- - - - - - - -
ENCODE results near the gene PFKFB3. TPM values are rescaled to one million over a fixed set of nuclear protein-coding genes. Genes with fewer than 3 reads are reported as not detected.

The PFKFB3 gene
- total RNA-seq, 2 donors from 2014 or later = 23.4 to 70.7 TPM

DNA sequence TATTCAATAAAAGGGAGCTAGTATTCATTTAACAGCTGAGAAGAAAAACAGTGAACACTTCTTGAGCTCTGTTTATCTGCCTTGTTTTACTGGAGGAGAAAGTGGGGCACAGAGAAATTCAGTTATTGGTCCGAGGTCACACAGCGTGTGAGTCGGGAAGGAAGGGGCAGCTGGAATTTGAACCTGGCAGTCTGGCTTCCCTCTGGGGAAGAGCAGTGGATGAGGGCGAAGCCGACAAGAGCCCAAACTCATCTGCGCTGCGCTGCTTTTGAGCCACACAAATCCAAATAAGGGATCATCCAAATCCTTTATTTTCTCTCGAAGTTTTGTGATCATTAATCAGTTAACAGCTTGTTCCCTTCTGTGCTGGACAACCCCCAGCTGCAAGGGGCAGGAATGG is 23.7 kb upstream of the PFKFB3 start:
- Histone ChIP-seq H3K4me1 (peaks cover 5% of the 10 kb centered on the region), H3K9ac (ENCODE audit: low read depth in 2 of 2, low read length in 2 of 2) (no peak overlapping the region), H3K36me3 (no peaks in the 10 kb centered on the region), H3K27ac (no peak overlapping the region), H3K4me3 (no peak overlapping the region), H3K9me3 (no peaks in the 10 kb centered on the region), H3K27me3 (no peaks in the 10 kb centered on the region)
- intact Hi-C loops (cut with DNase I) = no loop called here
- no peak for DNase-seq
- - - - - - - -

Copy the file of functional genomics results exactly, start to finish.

ENCODE results near the gene PFKFB3. TPM values are rescaled to one million over a fixed set of nuclear protein-coding genes. Genes with fewer than 3 reads are reported as not detected.

The PFKFB3 gene
- total RNA-seq, 2 donors from 2014 or later = 23.4 to 70.7 TPM

DNA sequence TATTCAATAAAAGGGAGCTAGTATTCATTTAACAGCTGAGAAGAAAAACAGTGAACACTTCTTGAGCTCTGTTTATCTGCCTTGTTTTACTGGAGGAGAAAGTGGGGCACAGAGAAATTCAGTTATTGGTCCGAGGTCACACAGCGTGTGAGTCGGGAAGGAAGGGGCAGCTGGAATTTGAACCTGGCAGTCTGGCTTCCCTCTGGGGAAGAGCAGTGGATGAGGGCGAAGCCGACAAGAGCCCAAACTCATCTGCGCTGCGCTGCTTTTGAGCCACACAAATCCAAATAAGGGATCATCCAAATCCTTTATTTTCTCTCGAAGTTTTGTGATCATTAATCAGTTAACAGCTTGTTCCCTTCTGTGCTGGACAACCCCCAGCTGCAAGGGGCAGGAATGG is 23.7 kb upstream of the PFKFB3 start:
- Histone ChIP-seq H3K4me1 (peaks cover 5% of the 10 kb centered on the region), H3K9ac (ENCODE audit: low read depth in 2 of 2, low read length in 2 of 2) (no peak overlapping the region), H3K36me3 (no peaks in the 10 kb centered on the region), H3K27ac (no peak overlapping the region), H3K4me3 (no peak overlapping the region), H3K9me3 (no peaks in the 10 kb centered on the region), H3K27me3 (no peaks in the 10 kb centered on the region)
- intact Hi-C loops (cut with DNase I) = no loop called here
- no peak for DNase-seq